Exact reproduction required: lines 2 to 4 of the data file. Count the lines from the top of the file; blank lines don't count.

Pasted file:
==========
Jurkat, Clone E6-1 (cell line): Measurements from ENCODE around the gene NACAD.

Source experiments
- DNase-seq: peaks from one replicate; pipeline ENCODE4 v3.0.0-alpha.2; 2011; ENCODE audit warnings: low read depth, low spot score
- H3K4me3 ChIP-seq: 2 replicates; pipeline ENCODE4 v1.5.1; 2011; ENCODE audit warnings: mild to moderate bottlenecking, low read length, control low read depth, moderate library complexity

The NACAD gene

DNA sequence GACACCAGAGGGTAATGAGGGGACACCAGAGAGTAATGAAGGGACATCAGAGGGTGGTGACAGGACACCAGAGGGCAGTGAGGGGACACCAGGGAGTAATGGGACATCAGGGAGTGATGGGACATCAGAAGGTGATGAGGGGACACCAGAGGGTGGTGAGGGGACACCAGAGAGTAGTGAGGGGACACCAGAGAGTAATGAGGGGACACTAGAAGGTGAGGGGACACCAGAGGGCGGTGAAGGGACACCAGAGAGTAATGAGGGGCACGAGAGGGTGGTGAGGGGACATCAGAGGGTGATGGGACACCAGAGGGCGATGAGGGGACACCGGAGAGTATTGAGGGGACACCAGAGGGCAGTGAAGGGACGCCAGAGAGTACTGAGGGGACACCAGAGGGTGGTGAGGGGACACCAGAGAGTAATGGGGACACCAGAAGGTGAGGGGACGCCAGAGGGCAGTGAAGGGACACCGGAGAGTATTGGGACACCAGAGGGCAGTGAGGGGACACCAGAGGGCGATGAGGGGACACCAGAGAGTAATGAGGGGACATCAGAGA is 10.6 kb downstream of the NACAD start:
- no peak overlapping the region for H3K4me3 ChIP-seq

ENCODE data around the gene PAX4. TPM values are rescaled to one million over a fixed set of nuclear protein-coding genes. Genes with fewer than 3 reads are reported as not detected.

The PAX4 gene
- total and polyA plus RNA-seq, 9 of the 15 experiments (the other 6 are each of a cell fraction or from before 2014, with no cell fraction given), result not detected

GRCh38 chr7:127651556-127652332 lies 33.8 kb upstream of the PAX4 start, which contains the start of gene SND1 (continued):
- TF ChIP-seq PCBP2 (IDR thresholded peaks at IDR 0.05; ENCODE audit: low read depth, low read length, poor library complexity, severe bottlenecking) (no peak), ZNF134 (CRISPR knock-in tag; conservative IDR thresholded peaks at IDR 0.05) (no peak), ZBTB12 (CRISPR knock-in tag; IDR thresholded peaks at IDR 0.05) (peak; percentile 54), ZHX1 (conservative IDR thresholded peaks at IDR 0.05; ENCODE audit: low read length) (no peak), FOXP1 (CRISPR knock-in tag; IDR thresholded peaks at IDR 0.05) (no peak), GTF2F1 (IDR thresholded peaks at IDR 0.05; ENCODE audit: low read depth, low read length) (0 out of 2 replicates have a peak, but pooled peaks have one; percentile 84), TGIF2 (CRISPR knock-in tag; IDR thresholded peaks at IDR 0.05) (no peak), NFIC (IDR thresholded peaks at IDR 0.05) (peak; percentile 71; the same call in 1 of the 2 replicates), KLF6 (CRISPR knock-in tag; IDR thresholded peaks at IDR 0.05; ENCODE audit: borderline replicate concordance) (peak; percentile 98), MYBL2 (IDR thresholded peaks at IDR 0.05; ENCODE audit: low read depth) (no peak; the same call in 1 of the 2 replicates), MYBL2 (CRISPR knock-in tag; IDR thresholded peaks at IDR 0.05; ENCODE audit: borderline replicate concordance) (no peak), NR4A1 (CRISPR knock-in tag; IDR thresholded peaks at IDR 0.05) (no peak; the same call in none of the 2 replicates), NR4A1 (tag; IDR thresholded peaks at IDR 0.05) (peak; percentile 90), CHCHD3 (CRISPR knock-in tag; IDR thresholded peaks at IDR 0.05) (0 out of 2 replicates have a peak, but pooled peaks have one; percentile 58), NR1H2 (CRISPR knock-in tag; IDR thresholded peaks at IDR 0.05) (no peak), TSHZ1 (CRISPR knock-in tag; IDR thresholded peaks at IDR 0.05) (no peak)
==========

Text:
Source experiments
- DNase-seq: peaks from one replicate; pipeline ENCODE4 v3.0.0-alpha.2; 2011; ENCODE audit warnings: low read depth, low spot score
- H3K4me3 ChIP-seq: 2 replicates; pipeline ENCODE4 v1.5.1; 2011; ENCODE audit warnings: mild to moderate bottlenecking, low read length, control low read depth, moderate library complexity